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THE ACTS OF THE APOSTLES - Chapter 5 - Verse 17

Verse 17. Then the High Priest. Probably Caiaphas. Comp. Joh 11:49. It seems from this place that he belonged to the sect of the Sadducees. It is certain that he had signalized himself by opposition to the Lord Jesus and to his cause, constantly.

Rose up. This expression is sometimes redundant, and at others it means simply to begin to do a thing, or to resolve to do it. Comp. Lu 15:18.

And all they that were with him. That is, all they that coincided with him in doctrine or opinion; or, in other words, that portion of the sanhedrim that was composed of Sadducees. There was a strong party of Sadducees in the sanhedrim; and perhaps at this time it was so strong a majority as to be able to control its decisions. Comp. Ac 23:6.

Which is the sect. The word translated sect here is that from which we have derived our word heresy. It means simply sect, or party, and is not used in a bad sense, as implying reproach, or even error. The idea which we attach to it of error, and of denying fundamental doctrines in religion, is one that does not occur in the New Testament.

Sadducees. See Barnes "Mt 3:7".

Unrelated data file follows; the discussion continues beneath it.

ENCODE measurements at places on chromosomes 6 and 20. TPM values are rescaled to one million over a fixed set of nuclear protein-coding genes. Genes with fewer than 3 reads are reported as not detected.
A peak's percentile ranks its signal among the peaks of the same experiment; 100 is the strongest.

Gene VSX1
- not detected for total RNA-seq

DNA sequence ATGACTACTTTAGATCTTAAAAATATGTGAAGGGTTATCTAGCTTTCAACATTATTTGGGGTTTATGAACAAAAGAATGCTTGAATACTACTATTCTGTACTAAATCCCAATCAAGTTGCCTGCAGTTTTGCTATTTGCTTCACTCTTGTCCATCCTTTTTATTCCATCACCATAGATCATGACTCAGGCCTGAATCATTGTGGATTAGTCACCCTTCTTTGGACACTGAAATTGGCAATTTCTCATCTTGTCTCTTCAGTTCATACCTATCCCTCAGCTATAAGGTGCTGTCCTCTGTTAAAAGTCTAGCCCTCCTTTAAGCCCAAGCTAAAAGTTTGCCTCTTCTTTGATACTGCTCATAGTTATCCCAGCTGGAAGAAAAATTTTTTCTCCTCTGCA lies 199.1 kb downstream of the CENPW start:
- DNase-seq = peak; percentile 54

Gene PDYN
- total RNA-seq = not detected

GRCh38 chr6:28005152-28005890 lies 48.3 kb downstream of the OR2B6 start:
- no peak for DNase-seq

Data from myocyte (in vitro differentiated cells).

The main doctrine of this sect was the denial of the resurrection of the dead. The reason why they were particularly opposed to the apostles, rather than the Pharisees, was that the apostles dwelt much on the resurrection of the Lord Jesus, which, if true, completely overthrew their doctrine. All the converts, therefore, that were made to Christianity, tended to diminish their numbers and influence; and also to establish the belief of the Pharisees in the doctrine of the resurrection. So long, therefore, as the effect of the labours of the apostles was to establish one of the main doctrines of the Pharisees, and to confute the Sadducees, so long we may suppose that the Pharisees would either favour them or be silent; and so long the Sadducees would be opposed to them, and enraged against them. One sect will often see with composure the progress of another that it really hates, if it will humble a rival. Even opposition to the gospel will sometimes be silent, provided the spread of religion will tend to humble and mortify those against whom we may be opposed.

Were filled with indignation. Greek, Zeal. The word denotes any kind of fervour or warmth, and may be applied to any warm or violent affection of the mind, either envy, wrath, zeal, or love, Ac 13:45; Joh 2:17; Ro 10:2; 2 Co 7:7; 11:2.

Here it probably includes envy and wrath. They were envious at the success of the apostles; at the number of converts that were made to a doctrine that they hated; they were envious that the Pharisees were deriving such an accession of strength to their doctrine of the resurrection; and they were indignant that they regarded so little their authority, and disobeyed the solemn injunction of the sanhedrim. Compare Ac 4:18-21.

{c} "and were filled" Ac 4:1,2 {1} "indignation" "envy"

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